Dan Walker: BBC host opens up on ‘intense’ scrutiny at work amid major changes

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Dan Walker, 43, has long been at the helm of BBC Breakfast with his co-host Louise Minchin, 52, discussing the big news of the day, the week and the month that continue to affect the public. But focusing on the past few years to present day, national and international events brought something very different – from a country divided about leaving the European Union, upheaval around the globe and a catastrophic pandemic that brought the world to its knees – the media have repeatedly come under pressure from the nation.

The job has become a bit more intense. We’re under a lot more scrutiny

Dan Walker

The BBC inparticular have seemed to come under fire on multiple occasions for their coverage of big events such as Brexit and speaking to ministers about coronavirus, with some branding them “biased”.

Dan refutes the accusation, but acknowledged they have come under more extreme review from the public.

“The job has become a bit more intense,” he said in a recent interview.

“We’re under a lot more scrutiny.

He continued to explain that some “huge stories” have happened in the last few years that have made it more important than ever to be accurate.

“Brexit followed ­immediately by the general election and followed ­immediately by coronavirus,” he listed.

“The whole population have been talking about what we’re talking about.”

But you can’t please everybody.

Dan has been left baffled on more than one occasion when viewers message him with conflicting complaints about his reporting, proving that those at the forefront of news are damned either way.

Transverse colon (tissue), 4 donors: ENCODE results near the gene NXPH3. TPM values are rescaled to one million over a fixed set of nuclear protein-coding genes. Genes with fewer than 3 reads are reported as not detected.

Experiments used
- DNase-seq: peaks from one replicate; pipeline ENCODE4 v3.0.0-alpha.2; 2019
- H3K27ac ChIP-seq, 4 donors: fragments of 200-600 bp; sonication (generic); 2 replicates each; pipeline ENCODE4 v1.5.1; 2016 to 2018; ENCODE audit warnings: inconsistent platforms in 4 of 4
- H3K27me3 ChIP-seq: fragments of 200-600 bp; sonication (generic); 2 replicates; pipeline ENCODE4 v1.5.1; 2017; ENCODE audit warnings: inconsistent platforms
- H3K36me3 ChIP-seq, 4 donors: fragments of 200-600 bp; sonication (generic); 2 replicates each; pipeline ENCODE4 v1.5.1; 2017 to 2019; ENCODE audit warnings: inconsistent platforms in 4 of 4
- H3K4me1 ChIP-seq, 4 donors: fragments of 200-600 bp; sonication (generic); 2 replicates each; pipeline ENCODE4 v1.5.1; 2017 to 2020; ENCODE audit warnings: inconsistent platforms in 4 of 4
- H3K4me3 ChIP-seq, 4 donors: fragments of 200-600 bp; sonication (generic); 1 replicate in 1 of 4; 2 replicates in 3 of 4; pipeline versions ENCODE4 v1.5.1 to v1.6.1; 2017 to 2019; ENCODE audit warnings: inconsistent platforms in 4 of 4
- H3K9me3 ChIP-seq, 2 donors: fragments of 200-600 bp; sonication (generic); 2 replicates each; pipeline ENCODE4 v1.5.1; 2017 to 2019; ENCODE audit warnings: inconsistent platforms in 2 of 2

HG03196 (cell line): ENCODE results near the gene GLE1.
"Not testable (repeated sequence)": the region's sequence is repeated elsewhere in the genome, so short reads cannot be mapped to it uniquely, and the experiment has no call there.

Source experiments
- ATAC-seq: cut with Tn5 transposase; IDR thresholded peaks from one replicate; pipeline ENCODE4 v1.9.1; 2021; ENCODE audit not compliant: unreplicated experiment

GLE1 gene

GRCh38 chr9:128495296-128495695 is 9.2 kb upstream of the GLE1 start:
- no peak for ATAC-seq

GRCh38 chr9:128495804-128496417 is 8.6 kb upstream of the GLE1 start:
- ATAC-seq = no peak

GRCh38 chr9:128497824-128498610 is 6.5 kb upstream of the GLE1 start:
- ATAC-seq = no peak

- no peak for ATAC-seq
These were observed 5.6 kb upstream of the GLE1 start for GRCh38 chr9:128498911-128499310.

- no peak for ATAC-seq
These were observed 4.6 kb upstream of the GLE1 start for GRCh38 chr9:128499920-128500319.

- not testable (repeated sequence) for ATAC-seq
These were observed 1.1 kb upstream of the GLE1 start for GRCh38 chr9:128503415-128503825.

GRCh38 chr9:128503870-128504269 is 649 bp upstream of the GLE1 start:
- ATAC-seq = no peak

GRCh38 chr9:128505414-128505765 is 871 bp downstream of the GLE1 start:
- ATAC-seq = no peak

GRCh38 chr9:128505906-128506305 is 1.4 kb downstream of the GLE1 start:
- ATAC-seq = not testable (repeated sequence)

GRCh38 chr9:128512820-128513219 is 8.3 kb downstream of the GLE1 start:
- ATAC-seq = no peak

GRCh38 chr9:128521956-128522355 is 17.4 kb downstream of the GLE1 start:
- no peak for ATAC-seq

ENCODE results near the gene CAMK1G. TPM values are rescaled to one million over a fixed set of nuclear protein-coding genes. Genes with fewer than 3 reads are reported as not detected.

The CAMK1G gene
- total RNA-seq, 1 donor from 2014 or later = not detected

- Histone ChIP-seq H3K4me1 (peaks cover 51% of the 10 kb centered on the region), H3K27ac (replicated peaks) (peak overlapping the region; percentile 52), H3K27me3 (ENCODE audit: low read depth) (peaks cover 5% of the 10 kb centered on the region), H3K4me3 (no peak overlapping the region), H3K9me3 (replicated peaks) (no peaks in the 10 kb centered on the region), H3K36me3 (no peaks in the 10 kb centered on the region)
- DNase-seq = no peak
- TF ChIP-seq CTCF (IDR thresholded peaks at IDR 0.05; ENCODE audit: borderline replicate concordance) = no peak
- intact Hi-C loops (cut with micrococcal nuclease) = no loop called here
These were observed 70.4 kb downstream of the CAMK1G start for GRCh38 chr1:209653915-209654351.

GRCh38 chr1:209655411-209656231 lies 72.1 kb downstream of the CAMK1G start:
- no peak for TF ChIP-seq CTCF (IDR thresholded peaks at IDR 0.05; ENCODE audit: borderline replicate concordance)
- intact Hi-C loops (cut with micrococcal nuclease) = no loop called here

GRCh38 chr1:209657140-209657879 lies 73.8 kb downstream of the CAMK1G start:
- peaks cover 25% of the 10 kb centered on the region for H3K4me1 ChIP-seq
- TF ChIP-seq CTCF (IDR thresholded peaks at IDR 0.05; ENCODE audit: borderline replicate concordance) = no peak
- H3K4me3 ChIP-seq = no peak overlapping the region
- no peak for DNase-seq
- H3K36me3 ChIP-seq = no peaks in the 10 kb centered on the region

He opened up about how frustrating he finds Twitter trolls who accuse him or his work colleagues of not doing their jobs properly, and admitted that he gives in sometimes and responds.

“I’m getting better. I just really care about the programme and the people I work with,” he said.

“I don’t like it when people have gotten the wrong idea, or accuse Louise or somebody who works on the programme of not doing their job properly or pandering to somebody or not doing their research.”

He explained he feels it’s his job to defend his stomping ground and the hard work that goes into bringing it to air every morning.

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“I see firsthand how hard people work. I see the amount of effort that goes in and the hours people put in, how late they stay here working through the nights to make sure the programme is as good as it can be,” he said.

“So when we get accused of ­something sometimes I’ll go back and have a little nibble.

“I think it’s important to defend the programme.”

Louise also chimed in during their joint conversation with The Mirror: “Our job, especially when we work for the BBC, is to be impartial,” she continued.

“You can ask the questions, and you can ask them three times, and the audience can make the judgments.

“That’s not for us to make.”

BBC Breakfast airs weekdays from 6am on BBC One.

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